Newspapers are “too big” to take on, Leveson Inquiry told

Too big to fail, too big to investigate… It goes without saying that the larger, the more successful and the more wealthy a company or individual is, the more they can get away with. First, it was the banks deemed “too big to fail” – leading governments to hand over billions to the banking sector in bailouts. Now, we are told that newspapers were deemed too big to “take on”, as an official was told during his attempted investigation into the press.

Yesterday, the Leveson Inquiry into the culture, practices and ethics of the press was told that a former official in charge of investigating potential breaches of privacy by newspapers was ordered to back off because the newspaper groups were “too big” to take on.

Alex Owens, who had spent 3 decades in the police force, had uncovered a cache of documents showing that thousands of ex-directory telephone numbers were being obtained on behalf of journalists. The numbers included those of the parents of Milly Dowler, and well as those of Charlotte Church and Sara Payne. Owens said every newspaper apart from the “Dandy and the Beano” was named in the documents uncovered as part of the Operation Motorman investigation in the early part of the last decade.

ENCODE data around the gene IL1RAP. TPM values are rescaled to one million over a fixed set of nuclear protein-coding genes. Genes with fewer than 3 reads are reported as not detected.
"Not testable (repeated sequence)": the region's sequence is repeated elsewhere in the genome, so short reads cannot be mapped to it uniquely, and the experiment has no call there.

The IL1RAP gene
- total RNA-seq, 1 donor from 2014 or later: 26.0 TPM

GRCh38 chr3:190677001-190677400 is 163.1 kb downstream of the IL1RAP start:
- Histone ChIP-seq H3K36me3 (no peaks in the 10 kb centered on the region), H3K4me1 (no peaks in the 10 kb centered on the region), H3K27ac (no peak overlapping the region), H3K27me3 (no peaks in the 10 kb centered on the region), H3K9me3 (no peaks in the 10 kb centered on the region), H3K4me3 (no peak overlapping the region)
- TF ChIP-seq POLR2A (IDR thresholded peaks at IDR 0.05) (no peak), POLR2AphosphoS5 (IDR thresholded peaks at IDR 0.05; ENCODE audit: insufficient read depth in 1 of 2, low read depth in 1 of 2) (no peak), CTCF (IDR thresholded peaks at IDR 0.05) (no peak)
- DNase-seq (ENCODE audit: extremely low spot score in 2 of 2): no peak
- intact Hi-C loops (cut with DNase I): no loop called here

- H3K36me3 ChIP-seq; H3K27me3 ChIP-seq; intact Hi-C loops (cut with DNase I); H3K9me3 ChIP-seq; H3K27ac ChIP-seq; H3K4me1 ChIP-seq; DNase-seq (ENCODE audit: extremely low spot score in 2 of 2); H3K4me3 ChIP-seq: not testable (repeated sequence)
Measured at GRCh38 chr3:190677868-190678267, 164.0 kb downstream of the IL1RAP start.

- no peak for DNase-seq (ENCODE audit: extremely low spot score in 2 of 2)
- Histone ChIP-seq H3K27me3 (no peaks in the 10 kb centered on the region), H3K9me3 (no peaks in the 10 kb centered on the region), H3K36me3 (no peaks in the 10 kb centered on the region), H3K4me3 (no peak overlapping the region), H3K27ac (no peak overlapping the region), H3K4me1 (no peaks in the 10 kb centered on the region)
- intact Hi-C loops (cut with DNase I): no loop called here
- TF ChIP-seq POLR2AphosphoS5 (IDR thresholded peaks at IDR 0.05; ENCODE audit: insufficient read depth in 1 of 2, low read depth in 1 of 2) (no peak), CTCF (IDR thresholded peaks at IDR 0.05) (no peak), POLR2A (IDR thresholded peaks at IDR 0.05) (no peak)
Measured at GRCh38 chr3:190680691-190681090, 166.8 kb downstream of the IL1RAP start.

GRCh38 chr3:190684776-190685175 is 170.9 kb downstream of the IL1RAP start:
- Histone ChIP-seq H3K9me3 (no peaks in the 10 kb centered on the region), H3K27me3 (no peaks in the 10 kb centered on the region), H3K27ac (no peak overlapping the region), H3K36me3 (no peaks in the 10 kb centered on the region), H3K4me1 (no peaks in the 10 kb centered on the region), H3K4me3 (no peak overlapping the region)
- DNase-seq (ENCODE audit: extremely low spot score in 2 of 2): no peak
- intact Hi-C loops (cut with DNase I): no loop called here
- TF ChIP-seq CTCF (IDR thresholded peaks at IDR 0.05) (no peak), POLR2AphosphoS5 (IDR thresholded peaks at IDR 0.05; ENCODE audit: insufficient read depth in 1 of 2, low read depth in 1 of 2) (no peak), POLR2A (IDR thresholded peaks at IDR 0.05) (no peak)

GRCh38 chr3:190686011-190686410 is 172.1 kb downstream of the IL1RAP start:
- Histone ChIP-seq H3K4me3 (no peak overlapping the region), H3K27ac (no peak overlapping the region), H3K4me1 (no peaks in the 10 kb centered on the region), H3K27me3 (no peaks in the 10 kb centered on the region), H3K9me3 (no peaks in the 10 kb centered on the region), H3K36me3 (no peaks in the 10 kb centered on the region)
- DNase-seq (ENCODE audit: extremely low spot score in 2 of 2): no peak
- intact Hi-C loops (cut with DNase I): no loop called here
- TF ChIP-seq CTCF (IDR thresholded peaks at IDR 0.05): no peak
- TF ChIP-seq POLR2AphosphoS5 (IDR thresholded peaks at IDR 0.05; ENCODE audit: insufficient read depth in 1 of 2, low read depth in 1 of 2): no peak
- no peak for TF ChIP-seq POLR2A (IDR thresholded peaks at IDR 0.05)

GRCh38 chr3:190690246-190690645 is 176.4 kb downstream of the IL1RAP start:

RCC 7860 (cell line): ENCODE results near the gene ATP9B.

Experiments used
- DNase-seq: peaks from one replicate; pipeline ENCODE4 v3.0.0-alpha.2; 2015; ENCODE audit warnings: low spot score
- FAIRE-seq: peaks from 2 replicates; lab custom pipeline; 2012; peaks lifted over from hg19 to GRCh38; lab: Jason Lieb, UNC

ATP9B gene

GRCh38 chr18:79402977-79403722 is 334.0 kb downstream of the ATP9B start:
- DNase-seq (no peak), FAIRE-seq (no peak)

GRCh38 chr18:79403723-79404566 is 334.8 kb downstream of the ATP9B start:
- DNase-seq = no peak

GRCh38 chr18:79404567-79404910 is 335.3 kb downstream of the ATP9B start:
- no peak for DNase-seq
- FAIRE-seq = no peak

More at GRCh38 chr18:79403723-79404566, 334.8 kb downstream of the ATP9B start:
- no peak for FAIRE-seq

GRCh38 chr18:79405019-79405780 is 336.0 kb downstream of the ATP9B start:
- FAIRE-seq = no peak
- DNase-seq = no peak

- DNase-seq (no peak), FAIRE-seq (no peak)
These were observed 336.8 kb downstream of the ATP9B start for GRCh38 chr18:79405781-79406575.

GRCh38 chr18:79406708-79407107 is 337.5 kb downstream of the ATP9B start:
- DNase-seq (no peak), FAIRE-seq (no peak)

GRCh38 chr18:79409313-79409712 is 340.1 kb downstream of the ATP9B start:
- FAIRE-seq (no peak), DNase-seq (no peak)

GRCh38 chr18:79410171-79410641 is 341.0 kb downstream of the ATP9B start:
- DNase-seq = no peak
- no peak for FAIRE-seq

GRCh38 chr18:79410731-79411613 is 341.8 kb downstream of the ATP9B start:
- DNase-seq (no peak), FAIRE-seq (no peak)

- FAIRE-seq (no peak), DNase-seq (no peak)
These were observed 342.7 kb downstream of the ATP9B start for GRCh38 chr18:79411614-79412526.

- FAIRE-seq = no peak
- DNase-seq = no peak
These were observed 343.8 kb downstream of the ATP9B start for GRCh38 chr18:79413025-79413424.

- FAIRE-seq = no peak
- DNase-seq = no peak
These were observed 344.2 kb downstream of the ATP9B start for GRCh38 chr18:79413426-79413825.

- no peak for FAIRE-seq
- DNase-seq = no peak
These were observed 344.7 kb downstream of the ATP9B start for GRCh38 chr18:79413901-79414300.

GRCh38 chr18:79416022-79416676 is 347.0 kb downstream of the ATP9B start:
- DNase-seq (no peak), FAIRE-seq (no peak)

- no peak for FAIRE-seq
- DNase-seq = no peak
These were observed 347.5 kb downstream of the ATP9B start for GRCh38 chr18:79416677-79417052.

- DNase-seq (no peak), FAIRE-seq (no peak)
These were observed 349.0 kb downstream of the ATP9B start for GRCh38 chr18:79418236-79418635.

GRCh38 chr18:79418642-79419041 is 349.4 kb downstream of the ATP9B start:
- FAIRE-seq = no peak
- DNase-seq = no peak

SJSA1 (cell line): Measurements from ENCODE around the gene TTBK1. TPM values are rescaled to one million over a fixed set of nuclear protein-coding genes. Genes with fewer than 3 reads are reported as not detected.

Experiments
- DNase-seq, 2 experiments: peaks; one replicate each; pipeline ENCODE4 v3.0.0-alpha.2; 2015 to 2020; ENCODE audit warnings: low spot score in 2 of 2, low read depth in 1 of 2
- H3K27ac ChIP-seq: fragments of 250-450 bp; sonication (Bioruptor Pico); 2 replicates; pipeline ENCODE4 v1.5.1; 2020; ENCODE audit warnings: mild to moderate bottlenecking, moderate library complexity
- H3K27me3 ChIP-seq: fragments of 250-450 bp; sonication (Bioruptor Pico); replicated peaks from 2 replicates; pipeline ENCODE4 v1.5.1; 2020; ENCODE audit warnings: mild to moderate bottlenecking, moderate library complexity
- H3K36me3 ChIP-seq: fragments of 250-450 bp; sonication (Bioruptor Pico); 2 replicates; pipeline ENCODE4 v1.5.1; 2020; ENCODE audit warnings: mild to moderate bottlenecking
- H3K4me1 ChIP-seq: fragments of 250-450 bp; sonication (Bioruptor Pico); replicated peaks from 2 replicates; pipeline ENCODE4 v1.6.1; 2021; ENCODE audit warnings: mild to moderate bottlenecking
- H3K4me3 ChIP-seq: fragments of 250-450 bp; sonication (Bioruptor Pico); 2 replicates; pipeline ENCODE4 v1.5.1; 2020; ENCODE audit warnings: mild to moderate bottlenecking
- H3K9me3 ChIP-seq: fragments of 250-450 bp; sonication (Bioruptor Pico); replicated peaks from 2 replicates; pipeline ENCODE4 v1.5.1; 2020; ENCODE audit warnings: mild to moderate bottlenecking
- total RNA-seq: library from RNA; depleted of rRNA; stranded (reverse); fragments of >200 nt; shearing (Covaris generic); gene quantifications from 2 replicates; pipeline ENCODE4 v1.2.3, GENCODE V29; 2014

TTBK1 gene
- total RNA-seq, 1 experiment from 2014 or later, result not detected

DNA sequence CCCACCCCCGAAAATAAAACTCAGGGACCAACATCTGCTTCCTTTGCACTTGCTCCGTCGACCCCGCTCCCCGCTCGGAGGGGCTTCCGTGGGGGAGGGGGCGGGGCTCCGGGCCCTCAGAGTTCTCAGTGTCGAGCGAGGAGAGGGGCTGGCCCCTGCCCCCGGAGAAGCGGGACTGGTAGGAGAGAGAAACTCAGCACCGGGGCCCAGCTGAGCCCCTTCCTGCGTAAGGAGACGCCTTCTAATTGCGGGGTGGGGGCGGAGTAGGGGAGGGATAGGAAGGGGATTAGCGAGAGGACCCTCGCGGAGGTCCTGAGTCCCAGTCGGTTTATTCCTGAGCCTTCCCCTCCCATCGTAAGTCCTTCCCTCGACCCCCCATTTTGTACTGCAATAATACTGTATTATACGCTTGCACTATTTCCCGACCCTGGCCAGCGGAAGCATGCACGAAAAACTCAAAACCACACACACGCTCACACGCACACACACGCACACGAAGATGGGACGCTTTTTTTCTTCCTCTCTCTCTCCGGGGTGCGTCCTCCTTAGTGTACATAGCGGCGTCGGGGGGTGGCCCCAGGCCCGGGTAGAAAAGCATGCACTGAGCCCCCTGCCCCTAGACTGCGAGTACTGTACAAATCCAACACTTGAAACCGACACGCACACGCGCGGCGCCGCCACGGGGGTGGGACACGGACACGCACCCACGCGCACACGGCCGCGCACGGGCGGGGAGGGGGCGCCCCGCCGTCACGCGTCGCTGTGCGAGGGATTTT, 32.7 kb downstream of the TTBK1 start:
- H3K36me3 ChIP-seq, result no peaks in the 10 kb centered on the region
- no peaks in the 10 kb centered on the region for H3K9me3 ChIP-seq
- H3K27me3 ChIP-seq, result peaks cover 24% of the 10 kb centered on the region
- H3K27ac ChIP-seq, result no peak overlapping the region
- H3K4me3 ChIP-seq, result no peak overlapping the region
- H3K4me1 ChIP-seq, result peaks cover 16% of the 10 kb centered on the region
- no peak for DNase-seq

Giving evidence, Owens questioned why nobody had sought to pursue this startling evidence, incriminating reporters, journalists and newspapers. “We were in a position to prosecute everyone in the chain from the ‘blagger’ right up the journalists and possibly even the newspaper groups,” Owens said.

Owens told the Leveson Inquiry that he went to the head of the Information Commissioner’s Office (ICO) Richard Thomas and his deputy Francis Aldhouse to report his findings. “It was at this point Francis Aldhouse [former deputy head of the ICO], with a shocked look on his face, said ‘we can’t take the press on, they are too big for us’,” he said.

“Richard Thomas did not respond. He merely looked straight ahead appearing to be somewhat bemused by the course of action I was recommending. For my own part I remember thinking ‘It’s our job to take them on or indeed anyone else on, that’s what we are paid to do. If we do not do it then who does?”

 Owens blamed “fear” at the ICO for the refusal to help investigate claims, and decided to go public, possibly facing prosecution.

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